“We are confident that within the fourth quarter of this year, we will be able to open the bidding process and have the names of private firms that will awarded concessions in all investment projects on the development of the 6,500-rai plot at U-Tapao airport,” said Luechai.
“For the development of the MRO centre, THAI has informed us of its intention to utilise only 200 rai of land,” he said. “So, it is possible that the remaining area will be allocated to other private investors, who are interested to develop their own MRO facility. However, it depends on the government’s policy towards the matter.” Luechai said that THAI had previously expressed interest in the air cargo project, but the authority has not yet received direct contact from the online on its current intentions for air cargo.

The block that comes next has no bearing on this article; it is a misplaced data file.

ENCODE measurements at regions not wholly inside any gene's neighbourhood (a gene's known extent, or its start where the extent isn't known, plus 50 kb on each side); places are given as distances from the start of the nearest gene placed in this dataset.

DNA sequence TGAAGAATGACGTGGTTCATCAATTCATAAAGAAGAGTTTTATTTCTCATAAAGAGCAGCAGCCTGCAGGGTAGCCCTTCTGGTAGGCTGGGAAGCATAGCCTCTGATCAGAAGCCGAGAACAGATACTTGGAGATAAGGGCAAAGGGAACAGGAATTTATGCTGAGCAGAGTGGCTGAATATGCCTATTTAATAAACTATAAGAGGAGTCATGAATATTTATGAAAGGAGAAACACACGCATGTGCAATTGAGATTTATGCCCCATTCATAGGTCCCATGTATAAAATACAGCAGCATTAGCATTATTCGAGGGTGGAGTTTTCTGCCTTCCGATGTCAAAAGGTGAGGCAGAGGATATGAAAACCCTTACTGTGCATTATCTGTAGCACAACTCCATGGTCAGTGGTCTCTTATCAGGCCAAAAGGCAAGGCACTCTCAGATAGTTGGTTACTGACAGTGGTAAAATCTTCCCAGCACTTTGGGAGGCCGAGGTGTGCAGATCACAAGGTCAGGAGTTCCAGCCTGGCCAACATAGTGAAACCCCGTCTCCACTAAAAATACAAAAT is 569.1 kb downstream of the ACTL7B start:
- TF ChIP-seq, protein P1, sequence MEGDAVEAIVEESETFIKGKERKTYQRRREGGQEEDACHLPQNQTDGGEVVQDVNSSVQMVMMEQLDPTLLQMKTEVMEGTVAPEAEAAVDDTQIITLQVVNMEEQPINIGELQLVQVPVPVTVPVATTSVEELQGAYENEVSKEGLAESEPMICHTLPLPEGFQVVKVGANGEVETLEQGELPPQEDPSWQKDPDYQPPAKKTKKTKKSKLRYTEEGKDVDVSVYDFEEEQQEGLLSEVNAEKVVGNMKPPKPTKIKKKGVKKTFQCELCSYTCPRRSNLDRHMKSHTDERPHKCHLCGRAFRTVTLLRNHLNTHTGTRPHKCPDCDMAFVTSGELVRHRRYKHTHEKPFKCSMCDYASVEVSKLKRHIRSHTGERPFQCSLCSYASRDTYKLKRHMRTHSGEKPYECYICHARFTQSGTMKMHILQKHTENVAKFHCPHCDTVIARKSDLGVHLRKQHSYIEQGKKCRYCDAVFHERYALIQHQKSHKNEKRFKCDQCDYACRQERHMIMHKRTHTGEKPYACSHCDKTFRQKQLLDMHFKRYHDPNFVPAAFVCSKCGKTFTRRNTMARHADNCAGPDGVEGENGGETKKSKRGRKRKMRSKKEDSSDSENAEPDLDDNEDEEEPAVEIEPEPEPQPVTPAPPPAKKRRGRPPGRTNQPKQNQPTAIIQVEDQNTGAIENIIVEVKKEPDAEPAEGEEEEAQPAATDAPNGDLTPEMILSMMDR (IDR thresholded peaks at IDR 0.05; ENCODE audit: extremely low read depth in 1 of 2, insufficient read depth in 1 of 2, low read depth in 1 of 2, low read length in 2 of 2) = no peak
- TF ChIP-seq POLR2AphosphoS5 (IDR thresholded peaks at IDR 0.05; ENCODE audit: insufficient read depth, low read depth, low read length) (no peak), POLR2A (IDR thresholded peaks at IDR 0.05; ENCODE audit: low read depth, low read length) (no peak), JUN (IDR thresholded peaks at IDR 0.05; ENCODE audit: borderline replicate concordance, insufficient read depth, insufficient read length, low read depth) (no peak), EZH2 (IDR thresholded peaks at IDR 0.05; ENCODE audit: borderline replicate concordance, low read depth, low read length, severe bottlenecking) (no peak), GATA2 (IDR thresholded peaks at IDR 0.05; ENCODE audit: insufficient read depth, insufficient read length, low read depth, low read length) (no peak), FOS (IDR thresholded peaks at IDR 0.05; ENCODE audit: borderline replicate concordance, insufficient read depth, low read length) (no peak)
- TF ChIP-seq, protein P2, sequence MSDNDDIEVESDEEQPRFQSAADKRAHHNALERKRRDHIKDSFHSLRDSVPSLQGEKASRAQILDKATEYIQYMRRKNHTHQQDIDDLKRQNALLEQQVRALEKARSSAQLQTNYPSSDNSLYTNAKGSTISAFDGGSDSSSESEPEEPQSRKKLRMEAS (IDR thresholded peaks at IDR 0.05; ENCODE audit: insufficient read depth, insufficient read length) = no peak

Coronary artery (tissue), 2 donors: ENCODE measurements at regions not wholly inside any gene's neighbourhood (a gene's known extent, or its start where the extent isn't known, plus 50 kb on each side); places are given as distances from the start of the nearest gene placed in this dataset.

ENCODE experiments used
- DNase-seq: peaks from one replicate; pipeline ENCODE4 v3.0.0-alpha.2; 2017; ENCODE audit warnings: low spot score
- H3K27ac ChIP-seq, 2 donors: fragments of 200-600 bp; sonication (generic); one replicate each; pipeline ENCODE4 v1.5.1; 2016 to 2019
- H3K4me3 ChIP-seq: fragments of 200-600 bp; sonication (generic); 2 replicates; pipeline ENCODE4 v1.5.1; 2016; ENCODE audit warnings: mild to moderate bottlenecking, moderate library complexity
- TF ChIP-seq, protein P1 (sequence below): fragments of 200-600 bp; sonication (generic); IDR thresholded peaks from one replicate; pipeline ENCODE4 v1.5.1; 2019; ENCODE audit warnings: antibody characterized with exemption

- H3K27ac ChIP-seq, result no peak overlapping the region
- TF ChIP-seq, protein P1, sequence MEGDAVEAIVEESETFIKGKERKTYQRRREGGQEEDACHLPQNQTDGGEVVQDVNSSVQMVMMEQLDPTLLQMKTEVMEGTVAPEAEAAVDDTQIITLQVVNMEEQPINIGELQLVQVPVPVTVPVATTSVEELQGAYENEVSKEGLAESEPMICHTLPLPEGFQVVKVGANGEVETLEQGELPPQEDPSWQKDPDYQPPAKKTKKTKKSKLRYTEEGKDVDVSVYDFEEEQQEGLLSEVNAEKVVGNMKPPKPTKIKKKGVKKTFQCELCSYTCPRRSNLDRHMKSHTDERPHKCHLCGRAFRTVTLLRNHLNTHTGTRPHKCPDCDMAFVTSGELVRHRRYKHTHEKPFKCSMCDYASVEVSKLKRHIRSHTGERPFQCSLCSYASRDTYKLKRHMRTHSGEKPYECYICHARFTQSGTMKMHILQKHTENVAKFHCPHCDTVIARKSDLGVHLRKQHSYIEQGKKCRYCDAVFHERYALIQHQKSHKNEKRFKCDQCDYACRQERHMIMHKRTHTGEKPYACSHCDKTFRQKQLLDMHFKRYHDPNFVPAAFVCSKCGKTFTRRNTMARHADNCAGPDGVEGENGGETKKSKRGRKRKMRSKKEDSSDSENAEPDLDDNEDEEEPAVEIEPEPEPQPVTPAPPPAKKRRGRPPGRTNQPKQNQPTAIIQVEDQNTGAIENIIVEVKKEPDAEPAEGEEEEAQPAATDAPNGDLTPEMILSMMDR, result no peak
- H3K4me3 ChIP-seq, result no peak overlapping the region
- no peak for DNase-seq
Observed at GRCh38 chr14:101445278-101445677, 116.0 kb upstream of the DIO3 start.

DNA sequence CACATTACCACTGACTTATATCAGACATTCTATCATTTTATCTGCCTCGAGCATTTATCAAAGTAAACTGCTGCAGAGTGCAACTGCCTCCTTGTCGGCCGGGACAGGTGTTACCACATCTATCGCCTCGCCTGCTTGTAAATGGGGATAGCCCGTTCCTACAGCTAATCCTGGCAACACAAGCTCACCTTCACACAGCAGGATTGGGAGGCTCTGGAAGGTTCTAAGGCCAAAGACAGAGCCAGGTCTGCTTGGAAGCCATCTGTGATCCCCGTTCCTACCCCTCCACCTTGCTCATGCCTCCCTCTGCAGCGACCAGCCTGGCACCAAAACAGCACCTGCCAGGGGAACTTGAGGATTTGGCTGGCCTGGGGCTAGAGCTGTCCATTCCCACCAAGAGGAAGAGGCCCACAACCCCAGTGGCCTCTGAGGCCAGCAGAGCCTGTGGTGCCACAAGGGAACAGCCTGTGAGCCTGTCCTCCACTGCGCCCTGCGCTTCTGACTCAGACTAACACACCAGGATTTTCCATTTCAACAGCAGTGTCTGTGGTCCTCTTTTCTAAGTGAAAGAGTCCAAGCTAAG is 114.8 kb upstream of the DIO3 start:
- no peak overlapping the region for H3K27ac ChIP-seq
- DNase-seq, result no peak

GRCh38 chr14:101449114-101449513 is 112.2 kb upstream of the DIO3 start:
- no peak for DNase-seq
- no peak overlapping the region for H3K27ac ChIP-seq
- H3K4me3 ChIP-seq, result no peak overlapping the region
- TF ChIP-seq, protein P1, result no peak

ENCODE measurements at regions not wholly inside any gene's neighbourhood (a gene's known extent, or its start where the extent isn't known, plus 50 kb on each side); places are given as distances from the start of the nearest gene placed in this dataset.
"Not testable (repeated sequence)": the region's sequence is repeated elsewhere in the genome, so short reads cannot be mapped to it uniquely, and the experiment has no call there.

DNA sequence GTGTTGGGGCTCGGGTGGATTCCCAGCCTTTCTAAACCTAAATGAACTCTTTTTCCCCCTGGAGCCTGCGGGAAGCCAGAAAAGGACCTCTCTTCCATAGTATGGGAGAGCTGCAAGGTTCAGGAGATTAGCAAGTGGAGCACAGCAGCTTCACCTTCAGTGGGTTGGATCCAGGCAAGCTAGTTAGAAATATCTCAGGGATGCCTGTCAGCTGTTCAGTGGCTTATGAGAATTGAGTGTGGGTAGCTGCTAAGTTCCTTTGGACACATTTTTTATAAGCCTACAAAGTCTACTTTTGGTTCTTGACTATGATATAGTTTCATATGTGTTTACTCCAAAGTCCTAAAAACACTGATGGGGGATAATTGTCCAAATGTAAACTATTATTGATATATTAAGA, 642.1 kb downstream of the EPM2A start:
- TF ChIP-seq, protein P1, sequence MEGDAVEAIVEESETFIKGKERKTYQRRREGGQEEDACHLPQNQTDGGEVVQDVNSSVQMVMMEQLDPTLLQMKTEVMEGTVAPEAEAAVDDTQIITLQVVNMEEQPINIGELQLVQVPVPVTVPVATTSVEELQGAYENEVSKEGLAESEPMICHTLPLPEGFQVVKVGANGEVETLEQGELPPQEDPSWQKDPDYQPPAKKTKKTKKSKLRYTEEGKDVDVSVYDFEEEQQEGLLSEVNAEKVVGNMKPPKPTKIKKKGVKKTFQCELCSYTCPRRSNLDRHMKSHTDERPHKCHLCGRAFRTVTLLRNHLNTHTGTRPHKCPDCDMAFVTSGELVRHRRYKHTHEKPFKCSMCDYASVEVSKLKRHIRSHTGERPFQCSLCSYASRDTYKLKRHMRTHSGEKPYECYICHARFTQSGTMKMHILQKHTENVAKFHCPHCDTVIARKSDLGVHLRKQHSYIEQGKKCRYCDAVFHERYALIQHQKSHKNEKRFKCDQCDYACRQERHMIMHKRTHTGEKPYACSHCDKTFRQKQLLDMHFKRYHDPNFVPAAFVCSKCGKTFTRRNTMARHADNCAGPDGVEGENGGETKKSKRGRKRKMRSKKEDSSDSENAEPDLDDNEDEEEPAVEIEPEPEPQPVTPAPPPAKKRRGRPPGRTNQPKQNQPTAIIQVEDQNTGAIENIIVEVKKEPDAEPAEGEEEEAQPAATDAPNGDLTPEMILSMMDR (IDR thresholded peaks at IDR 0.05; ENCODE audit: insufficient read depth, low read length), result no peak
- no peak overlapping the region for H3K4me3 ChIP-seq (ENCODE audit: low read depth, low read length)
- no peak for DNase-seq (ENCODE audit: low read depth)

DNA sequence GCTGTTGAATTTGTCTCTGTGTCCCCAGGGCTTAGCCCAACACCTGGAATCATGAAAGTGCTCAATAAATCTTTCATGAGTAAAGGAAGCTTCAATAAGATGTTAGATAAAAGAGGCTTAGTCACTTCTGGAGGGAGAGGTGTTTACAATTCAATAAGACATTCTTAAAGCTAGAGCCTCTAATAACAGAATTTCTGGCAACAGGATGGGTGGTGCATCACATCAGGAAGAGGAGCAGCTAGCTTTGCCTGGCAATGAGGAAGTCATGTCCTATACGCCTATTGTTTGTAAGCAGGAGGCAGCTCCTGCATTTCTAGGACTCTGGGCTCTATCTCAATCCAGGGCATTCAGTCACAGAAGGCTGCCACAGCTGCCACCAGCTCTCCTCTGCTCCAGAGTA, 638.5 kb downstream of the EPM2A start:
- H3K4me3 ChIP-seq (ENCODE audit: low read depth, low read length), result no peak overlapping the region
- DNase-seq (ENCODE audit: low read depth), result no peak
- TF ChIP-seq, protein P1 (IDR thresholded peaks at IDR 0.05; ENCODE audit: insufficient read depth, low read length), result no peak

The Royal Thai Navy, which owns the site for the air cargo facility under a right granted by the Treasury Department, has returned the budget for designing the air cargo facility back to the government. It is also possible that the authority may take back this land and seek bids from private companies. Luechai said U-Tapao International Airport can handle about 20 million passengers a year using its single runway of 3,500 metres. The existing passenger terminal can cater to about 700,000 domestic and international passengers a year, and this number would increase to 20 million after the completion of the overall project, Luechai said.